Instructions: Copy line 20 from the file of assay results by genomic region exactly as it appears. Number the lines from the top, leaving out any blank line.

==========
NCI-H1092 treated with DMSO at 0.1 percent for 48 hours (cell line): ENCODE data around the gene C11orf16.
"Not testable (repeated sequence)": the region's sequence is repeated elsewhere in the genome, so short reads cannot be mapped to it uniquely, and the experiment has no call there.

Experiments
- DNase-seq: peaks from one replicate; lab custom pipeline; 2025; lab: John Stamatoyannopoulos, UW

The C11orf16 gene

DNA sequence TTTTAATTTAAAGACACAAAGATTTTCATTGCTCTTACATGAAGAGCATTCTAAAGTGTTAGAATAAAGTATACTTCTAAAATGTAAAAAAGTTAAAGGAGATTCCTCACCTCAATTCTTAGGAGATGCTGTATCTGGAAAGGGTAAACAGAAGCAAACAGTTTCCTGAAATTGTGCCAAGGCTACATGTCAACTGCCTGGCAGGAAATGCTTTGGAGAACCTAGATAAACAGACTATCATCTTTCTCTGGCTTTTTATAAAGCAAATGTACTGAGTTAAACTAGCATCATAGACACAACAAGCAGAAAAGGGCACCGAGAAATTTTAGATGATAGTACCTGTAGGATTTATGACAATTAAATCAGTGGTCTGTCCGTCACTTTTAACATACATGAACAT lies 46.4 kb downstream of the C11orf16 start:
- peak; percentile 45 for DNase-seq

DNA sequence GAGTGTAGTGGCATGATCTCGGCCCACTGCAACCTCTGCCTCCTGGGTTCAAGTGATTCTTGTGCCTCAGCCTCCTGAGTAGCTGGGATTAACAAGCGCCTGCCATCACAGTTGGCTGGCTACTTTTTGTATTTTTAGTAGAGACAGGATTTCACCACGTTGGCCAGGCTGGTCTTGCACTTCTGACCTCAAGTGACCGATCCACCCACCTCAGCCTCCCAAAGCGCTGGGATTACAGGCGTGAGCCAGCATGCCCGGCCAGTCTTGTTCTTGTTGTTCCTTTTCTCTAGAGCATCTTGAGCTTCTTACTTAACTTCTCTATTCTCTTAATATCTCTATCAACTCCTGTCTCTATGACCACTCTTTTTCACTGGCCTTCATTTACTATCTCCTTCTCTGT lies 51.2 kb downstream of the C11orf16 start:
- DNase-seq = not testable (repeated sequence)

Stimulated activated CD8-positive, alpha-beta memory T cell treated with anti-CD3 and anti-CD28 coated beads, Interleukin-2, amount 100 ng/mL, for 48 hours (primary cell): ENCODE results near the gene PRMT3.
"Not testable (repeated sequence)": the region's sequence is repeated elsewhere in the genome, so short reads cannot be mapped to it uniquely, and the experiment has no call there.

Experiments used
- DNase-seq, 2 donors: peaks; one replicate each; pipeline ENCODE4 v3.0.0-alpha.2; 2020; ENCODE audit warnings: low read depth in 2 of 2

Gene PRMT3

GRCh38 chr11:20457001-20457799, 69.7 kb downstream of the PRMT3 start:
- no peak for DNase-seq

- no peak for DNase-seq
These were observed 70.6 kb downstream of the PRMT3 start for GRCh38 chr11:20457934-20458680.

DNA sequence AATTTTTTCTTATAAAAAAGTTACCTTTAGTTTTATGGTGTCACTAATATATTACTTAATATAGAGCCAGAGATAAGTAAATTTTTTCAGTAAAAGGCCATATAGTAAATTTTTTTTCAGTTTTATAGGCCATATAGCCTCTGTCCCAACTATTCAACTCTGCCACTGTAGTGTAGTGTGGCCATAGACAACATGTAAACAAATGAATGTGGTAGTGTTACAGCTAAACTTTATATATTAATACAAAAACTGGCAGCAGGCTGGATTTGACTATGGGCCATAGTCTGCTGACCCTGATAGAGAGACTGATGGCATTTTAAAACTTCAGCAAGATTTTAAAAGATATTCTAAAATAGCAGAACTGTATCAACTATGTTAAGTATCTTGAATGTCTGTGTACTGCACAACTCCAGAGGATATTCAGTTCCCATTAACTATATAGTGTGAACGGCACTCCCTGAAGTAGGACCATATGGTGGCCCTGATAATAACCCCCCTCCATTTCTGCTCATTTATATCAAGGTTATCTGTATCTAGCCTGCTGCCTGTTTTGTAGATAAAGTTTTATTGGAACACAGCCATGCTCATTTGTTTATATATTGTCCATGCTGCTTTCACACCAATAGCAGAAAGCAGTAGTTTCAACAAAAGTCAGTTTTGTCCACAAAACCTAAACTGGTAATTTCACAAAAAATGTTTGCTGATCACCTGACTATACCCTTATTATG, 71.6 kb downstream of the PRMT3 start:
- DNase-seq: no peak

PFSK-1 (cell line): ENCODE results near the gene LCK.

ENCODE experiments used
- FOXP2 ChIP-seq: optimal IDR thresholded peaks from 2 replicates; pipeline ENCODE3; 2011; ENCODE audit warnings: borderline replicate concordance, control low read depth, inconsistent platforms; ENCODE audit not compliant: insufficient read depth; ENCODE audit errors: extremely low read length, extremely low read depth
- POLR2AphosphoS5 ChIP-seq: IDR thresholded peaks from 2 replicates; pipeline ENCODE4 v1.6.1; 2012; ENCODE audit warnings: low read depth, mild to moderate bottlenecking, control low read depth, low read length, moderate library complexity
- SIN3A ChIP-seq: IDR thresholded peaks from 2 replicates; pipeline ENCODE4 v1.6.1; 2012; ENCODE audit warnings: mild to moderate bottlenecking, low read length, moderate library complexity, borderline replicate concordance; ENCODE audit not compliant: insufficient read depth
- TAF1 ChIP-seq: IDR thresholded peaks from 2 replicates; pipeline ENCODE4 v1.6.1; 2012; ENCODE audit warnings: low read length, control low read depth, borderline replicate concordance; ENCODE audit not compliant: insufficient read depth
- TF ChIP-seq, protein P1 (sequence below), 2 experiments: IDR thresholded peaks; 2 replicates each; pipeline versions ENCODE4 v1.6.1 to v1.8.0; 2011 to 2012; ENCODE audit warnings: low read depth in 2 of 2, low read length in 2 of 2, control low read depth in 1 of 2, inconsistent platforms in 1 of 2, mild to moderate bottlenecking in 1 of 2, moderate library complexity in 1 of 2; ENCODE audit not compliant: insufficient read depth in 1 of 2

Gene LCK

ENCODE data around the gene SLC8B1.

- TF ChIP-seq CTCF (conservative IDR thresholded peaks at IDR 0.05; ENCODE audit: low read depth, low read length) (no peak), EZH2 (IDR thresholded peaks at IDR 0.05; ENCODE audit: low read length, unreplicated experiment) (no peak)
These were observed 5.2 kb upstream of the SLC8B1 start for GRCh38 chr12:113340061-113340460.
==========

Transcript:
- DNase-seq: no peak